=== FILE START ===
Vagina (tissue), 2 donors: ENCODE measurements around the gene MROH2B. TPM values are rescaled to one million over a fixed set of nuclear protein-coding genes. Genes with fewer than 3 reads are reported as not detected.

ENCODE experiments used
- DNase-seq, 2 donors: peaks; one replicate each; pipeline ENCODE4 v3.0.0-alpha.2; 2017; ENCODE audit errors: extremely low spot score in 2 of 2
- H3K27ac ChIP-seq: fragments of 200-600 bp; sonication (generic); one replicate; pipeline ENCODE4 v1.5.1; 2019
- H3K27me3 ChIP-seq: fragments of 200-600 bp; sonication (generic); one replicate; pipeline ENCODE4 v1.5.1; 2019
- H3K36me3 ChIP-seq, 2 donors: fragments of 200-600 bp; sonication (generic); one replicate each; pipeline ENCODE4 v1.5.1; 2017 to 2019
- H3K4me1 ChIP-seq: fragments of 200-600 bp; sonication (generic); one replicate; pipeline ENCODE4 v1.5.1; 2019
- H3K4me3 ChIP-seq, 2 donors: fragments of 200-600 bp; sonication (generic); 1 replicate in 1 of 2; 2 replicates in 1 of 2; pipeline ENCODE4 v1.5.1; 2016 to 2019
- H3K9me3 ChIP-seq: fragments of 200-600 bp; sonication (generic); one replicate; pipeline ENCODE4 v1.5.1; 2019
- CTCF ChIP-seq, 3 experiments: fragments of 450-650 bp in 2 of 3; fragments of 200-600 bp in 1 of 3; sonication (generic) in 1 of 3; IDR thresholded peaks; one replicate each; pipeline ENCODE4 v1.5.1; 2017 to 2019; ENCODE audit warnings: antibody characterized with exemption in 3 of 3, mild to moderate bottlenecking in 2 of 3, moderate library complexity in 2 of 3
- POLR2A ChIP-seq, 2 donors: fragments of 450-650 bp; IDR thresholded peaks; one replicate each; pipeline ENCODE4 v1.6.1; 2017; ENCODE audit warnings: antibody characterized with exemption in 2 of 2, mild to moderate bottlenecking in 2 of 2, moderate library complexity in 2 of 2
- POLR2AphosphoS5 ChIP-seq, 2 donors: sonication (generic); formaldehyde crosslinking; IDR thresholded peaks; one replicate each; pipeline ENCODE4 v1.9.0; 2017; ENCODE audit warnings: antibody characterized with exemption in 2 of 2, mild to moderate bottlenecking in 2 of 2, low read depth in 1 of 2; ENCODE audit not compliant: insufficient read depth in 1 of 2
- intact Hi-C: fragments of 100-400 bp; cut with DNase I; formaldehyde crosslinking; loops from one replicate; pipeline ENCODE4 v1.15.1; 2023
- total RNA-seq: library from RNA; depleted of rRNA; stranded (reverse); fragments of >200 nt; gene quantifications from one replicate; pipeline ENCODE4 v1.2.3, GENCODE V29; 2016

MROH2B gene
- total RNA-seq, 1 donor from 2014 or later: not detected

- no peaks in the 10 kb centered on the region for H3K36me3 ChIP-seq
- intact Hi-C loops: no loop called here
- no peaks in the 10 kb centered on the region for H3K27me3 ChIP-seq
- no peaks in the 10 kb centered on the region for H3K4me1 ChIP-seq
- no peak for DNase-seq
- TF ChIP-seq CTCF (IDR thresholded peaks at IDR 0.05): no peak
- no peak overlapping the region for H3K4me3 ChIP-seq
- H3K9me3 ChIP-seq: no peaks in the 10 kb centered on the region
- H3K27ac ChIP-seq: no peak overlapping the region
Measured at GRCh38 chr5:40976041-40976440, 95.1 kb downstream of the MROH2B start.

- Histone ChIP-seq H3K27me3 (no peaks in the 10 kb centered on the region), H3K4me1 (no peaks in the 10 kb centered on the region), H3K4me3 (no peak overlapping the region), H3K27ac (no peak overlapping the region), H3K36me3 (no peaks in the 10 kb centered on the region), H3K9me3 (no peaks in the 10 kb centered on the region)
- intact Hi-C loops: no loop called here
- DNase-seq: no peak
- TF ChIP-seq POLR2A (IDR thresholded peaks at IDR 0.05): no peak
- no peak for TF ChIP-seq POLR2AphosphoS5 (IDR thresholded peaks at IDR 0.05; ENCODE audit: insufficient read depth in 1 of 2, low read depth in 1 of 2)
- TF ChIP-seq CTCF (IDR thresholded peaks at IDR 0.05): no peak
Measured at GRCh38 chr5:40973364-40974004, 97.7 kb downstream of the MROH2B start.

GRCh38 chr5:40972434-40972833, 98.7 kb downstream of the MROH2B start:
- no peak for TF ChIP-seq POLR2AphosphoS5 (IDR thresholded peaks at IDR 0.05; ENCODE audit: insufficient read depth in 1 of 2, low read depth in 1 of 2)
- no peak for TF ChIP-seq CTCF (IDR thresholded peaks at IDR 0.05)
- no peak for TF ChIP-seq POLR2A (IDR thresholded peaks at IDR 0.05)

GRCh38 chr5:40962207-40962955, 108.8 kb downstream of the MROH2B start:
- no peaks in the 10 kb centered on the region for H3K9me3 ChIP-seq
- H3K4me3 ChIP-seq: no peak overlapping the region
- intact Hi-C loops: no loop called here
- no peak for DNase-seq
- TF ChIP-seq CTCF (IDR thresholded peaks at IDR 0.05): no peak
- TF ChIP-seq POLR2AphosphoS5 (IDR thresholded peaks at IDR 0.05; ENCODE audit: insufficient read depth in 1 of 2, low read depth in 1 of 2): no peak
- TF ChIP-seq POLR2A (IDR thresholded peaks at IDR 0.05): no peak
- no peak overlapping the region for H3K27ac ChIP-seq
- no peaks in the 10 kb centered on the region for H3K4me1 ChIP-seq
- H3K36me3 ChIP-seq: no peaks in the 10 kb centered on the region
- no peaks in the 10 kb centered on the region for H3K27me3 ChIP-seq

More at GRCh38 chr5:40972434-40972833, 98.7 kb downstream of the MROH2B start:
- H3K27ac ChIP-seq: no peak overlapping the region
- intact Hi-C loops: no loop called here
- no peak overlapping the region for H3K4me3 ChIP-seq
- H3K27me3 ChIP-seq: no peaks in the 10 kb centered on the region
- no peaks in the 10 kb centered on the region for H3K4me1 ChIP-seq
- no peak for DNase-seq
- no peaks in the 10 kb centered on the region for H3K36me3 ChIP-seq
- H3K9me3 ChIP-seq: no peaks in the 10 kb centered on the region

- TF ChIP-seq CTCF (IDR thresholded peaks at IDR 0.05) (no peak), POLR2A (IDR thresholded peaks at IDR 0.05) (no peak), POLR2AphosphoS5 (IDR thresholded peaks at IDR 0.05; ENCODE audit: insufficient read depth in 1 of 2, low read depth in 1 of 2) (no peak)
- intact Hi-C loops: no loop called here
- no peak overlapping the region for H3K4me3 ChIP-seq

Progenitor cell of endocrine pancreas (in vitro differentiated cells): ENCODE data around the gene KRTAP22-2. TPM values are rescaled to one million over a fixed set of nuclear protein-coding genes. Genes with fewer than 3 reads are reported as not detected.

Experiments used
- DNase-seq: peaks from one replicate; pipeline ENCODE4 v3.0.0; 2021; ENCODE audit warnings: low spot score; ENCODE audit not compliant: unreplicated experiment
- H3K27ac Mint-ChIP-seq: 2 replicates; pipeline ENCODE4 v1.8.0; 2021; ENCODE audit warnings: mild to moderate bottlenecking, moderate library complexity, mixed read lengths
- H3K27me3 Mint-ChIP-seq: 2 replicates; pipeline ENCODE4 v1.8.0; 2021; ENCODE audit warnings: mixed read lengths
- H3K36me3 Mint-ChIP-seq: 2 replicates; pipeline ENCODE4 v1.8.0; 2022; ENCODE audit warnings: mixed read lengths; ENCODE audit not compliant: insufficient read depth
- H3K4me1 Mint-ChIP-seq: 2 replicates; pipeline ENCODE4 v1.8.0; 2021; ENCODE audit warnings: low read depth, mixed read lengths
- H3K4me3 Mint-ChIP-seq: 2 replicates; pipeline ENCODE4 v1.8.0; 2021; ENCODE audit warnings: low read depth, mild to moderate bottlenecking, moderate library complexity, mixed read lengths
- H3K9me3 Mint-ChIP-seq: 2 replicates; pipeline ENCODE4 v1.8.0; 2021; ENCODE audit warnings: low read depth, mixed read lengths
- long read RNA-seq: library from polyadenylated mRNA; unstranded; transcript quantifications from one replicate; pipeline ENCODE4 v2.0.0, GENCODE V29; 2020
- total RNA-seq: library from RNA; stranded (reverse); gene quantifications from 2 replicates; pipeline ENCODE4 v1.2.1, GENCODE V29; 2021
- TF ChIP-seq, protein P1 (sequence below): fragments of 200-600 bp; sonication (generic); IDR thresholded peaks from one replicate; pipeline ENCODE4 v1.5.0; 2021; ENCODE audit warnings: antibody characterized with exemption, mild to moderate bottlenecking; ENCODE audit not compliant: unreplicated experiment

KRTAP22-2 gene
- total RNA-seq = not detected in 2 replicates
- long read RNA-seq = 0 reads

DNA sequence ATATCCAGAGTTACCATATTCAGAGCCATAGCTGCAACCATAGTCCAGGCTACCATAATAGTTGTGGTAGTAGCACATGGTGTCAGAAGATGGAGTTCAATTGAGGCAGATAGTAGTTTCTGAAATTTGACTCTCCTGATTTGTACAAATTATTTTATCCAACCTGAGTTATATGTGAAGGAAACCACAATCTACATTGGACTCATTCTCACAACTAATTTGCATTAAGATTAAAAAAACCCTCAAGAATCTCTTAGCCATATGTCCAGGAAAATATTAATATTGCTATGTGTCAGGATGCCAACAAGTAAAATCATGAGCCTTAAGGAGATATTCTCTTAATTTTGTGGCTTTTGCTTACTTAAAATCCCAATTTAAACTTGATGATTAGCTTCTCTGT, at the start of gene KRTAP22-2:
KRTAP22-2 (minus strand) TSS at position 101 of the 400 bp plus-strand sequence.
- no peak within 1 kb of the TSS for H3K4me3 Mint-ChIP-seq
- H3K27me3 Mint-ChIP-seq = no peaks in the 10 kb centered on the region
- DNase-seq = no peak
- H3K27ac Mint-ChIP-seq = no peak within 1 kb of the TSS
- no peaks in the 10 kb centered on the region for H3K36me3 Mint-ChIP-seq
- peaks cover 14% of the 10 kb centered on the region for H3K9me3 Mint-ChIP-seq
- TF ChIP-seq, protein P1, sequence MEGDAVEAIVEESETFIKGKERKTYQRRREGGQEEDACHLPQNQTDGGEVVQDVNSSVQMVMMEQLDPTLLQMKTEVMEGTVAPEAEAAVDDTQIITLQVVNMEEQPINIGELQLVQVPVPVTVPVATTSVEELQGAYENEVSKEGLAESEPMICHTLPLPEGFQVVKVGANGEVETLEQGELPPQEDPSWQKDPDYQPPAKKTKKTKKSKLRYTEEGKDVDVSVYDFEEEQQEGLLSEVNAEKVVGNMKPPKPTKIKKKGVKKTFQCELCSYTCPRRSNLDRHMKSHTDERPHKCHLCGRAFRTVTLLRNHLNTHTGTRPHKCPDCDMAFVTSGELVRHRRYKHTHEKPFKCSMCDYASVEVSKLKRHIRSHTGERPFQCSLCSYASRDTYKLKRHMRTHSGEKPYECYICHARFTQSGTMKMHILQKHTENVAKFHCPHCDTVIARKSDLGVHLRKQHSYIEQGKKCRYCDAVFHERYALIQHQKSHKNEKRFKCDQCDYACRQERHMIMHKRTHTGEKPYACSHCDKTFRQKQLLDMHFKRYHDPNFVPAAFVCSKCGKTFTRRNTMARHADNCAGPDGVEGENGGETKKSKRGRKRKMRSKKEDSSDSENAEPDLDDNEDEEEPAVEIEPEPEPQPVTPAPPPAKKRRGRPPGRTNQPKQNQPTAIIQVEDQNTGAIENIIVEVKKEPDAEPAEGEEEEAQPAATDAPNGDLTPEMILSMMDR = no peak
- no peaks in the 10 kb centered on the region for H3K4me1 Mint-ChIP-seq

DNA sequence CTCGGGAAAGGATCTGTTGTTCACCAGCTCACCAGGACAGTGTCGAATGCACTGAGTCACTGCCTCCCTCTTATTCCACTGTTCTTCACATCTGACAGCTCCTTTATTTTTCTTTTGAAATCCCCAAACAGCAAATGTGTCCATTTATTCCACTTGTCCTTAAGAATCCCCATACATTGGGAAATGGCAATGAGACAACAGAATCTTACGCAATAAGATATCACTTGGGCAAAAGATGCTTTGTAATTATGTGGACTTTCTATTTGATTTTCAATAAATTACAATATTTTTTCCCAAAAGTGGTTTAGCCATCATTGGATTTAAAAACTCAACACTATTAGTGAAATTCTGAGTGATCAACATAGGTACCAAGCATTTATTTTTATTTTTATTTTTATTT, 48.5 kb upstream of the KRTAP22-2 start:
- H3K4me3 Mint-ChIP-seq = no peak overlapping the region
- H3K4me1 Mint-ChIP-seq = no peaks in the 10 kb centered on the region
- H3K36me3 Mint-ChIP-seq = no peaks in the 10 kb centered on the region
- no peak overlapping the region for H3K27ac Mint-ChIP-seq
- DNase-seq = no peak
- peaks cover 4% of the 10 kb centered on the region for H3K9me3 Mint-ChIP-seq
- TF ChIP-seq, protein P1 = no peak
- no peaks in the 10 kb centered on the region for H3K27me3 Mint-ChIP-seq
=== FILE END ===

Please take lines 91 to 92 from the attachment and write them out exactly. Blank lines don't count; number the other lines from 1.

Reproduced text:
- no peak overlapping the region for H3K27ac Mint-ChIP-seq
- DNase-seq = no peak